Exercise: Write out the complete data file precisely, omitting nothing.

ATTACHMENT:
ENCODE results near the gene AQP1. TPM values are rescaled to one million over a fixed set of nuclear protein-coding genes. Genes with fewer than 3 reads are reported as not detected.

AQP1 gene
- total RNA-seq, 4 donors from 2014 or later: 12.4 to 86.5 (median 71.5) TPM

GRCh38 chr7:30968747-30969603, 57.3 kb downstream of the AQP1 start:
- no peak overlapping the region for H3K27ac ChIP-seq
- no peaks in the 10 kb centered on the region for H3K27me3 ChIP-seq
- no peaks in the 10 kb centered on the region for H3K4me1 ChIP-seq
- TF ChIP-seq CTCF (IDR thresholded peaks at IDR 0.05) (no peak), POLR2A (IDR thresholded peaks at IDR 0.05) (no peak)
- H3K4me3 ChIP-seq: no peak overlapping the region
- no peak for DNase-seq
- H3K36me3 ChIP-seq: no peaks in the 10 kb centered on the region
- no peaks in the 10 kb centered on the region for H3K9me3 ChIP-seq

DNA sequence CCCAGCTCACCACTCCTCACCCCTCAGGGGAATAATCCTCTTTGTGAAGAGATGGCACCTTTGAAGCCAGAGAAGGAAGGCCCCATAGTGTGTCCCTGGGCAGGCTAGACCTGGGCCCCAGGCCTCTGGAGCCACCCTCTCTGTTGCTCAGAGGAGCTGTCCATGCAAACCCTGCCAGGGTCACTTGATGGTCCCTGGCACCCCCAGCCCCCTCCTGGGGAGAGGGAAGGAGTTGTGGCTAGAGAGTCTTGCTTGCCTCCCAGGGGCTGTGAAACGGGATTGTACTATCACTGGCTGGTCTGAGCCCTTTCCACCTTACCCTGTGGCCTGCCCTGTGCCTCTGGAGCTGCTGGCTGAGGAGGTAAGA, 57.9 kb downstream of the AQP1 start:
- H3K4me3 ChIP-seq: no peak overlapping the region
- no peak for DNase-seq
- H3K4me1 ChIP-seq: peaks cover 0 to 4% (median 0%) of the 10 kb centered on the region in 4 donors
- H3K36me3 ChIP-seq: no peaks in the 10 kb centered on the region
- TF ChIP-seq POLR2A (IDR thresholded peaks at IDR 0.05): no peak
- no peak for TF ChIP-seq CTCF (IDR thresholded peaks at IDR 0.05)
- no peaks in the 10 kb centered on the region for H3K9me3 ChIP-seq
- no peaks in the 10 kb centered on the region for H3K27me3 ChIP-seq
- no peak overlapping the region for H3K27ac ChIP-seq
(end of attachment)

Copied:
ENCODE results near the gene AQP1. TPM values are rescaled to one million over a fixed set of nuclear protein-coding genes. Genes with fewer than 3 reads are reported as not detected.

AQP1 gene
- total RNA-seq, 4 donors from 2014 or later: 12.4 to 86.5 (median 71.5) TPM

GRCh38 chr7:30968747-30969603, 57.3 kb downstream of the AQP1 start:
- no peak overlapping the region for H3K27ac ChIP-seq
- no peaks in the 10 kb centered on the region for H3K27me3 ChIP-seq
- no peaks in the 10 kb centered on the region for H3K4me1 ChIP-seq
- TF ChIP-seq CTCF (IDR thresholded peaks at IDR 0.05) (no peak), POLR2A (IDR thresholded peaks at IDR 0.05) (no peak)
- H3K4me3 ChIP-seq: no peak overlapping the region
- no peak for DNase-seq
- H3K36me3 ChIP-seq: no peaks in the 10 kb centered on the region
- no peaks in the 10 kb centered on the region for H3K9me3 ChIP-seq

DNA sequence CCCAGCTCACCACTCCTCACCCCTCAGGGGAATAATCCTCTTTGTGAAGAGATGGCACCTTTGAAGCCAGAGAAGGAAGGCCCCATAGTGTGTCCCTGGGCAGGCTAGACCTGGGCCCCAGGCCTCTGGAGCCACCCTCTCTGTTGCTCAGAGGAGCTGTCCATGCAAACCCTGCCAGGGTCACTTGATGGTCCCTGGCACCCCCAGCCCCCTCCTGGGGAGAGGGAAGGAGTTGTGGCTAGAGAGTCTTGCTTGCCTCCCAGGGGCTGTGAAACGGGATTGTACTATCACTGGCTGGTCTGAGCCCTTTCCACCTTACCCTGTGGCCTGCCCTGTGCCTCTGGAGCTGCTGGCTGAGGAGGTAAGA, 57.9 kb downstream of the AQP1 start:
- H3K4me3 ChIP-seq: no peak overlapping the region
- no peak for DNase-seq
- H3K4me1 ChIP-seq: peaks cover 0 to 4% (median 0%) of the 10 kb centered on the region in 4 donors
- H3K36me3 ChIP-seq: no peaks in the 10 kb centered on the region
- TF ChIP-seq POLR2A (IDR thresholded peaks at IDR 0.05): no peak
- no peak for TF ChIP-seq CTCF (IDR thresholded peaks at IDR 0.05)
- no peaks in the 10 kb centered on the region for H3K9me3 ChIP-seq
- no peaks in the 10 kb centered on the region for H3K27me3 ChIP-seq
- no peak overlapping the region for H3K27ac ChIP-seq